These Rosette Christmas Wreath Sugar Cookies have all the glitz and glam without much of the trouble of intricately iced sugar cookies. Baby rosettes are easy to pipe with a star tip and give lots of texture and dimension to the cookie design. A touch of gold and glitter sprinkles around the edges add just the right amount of detail and festive flair.
This post is sponsored by Wilton. Thoughts and opinions are my own.
Tools and Ingredients
1 batch royal icing
Red and green food coloring
Icing bag ties
#18 star tip
How to Glaze Sugar Cookies
Start by dipping cut-out wreath sugar cookies in a simple glaze. Instead of outlining the cookies and flooding them with royal icing, a quick bath in thinned-out icing does the trick in a fraction of the time.
Place a portion of royal icing in a shallow bowl. Add a couple teaspoons of water at a time and stir to combine. The consistency should be thin enough that it easily settles flat on the cookies but thick enough to cling to the surface and dry opaque.
Just dip, shake off the excess, roll in Gold and White Holiday Sprinkles, then dry
As far as piped flowers go, rosettes are the most bang for your buck. All the little details in just one, simple move.
Rosettes are easy to pipe using a star tip (I used Wilton #18 tip). Holding the piping bag straight down, pipe a tight spiral while applying even pressure to the bag. When done, stop piping and gently drag the piping bag away to create a tiny tail at the end that continues to wrap around the rosette.
I usually prepare my royal icing with Wilton Meringue Powder then thin it out to my desired consistency with water. Their royal icing kit makes it even easier! Using gel food coloring creates super vibrant colors that are perfect for these cookies.
The Perfect Sugar Cookie
My favorite sugar cookie recipe is perfect for making these wreath cookies. I love it because they hold their shape after baking without needing to be chilled.
To create the simple wreath shape, first roll the dough out to about ¼-inch thickness. Cut the cookies with a simple round cookie cutter - about 3 ½-inches in diameter.
Next, use a smaller round cutter to cut out the centers. The back end of a large piping tip works great for this too. (I used these cutters)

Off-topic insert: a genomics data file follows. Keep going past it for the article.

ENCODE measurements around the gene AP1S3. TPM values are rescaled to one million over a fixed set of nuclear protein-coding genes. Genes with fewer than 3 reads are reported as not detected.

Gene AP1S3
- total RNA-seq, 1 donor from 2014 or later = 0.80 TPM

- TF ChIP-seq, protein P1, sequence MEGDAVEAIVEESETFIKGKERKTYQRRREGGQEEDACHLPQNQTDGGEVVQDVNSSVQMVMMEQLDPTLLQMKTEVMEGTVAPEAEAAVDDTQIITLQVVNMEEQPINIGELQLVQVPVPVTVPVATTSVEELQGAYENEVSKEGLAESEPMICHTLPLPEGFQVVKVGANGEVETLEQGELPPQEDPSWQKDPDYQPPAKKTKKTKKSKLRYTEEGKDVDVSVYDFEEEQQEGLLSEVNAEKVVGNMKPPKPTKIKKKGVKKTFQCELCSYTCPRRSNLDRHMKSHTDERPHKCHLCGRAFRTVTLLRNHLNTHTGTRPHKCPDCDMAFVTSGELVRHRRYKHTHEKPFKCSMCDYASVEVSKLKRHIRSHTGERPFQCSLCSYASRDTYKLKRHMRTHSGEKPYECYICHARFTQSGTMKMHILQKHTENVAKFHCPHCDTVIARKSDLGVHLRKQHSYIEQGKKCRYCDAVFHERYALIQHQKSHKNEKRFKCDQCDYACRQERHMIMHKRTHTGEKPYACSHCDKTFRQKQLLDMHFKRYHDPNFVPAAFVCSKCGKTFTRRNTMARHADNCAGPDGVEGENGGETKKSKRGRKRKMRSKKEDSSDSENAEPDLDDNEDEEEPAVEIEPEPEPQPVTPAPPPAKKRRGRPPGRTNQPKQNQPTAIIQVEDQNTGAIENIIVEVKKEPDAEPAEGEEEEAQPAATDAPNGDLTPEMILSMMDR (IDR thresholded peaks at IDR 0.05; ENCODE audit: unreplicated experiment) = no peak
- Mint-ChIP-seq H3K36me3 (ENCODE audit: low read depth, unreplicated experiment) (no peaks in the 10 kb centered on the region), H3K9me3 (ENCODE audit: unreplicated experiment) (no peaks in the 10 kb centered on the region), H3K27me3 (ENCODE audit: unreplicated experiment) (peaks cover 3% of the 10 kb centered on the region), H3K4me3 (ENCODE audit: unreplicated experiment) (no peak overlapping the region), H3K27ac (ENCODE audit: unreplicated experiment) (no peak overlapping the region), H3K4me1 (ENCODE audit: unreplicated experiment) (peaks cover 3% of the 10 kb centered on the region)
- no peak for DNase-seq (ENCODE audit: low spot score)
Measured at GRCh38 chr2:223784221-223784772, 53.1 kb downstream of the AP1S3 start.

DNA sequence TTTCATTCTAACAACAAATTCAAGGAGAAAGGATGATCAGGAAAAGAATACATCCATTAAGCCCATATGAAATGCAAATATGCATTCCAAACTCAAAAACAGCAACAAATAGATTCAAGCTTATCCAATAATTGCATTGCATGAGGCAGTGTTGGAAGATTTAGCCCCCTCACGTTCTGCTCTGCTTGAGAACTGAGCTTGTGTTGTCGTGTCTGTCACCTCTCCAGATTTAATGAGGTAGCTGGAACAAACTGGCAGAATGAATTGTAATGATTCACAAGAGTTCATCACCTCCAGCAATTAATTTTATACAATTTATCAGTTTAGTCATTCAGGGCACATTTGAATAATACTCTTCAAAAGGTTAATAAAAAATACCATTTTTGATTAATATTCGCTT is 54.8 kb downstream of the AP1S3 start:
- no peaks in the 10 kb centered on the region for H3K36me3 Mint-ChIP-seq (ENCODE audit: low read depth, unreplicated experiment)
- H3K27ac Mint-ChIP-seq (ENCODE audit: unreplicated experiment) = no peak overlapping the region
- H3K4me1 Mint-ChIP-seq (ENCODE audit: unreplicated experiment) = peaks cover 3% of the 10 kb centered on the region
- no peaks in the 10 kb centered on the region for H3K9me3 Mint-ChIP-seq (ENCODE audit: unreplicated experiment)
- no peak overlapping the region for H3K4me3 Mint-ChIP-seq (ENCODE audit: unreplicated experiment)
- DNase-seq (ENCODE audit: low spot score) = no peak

Serving and Storage
Store iced sugar cookies in at room temperature in an air-tight container for up to 7 to 14 days. Make sure that icing is completely dry and set before storing.
Unfrosted sugar cookies may be store in a zip-top bag or lidded container in the freezer for up to 3 months. Before decorating with royal icing, thaw the cookies
Unbaked cookie dough may be stored in the refrigerator for up to 3 days or in the freezer for up to 3 months. Wrap with plastic and/or store in a zip-top bag.
Join the Style Sweet Bake Club!
Get exclusive recipes and articles sent straight to your inbox. Become a subscriber today! Click to join.
More Cookie Recipes to Bake
Please leave a star review if you loved this recipe! Make sure to share your recipes and tag me on Instagram @stylesweetdaily.
Steps for Decorating Wreath Cookies
Time needed: 1 hour and 30 minutes
How to Decorate Wreath Cookies
- Glaze the cookies
First, thin about a cup of royal icing with water, a couple teaspoons at a time, until it is a consistency slightly thinner than honey. Place the glaze in a shallow bowl.
Dip the top of a cookie into the glaze, lift, shake of the excess then flip right-side-up. Use a clean finger to remove any excess glaze from the edges (inside and outside of the wreath shape).
- Add sprinkles
Roll the outer edges of the cookie in these Gold and White Holiday Sprinkles and allow to dry. Repeat with the remaining cookies. A thin glaze like this should only need 30 to 60 minutes to dry.
- Prepare the icing
Thin the remaining royal icing with water until it becomes piping consistency, about the same texture as toothpaste. Tint about ⅔ of the icing red and then tint the remaining icing green. Cover any royal icing with plastic wrap or a damp towel if not being used immediately.
- Pipe the rosettes
Next, fill a piping bag fitted with a small star tip with the red royal icing. Pipe rosettes on top of the dried glaze around the cookies. Stagger the rosettes so that they are not in a perfect ring, if desired.
Holding the piping bag straight down, pipe a tight spiral while applying even pressure to the bag. When done, stop piping and gently drag the piping bag away to create a tiny tail at the end that continues to wrap around the rosette.
- Pipe the leaves
Fill a piping bag fitted with a leaf tip with the green royal icing. Pipe leaves in between the rosettes. Remember to leave room for some of the leaf sprinkles!
To create the leaves, make sure that the pointy part of the tip is facing up (the “V” portion should be facing the side). Hold the piping bag at a 45° angle, apply a bit of pressure to the piping bag to establish the base of the leaf, gradually decrease the pressure and pull the piping bag away to create the point of the leaf.
Finally, tuck a few leaf sprinkles around the rosettes to complete the look.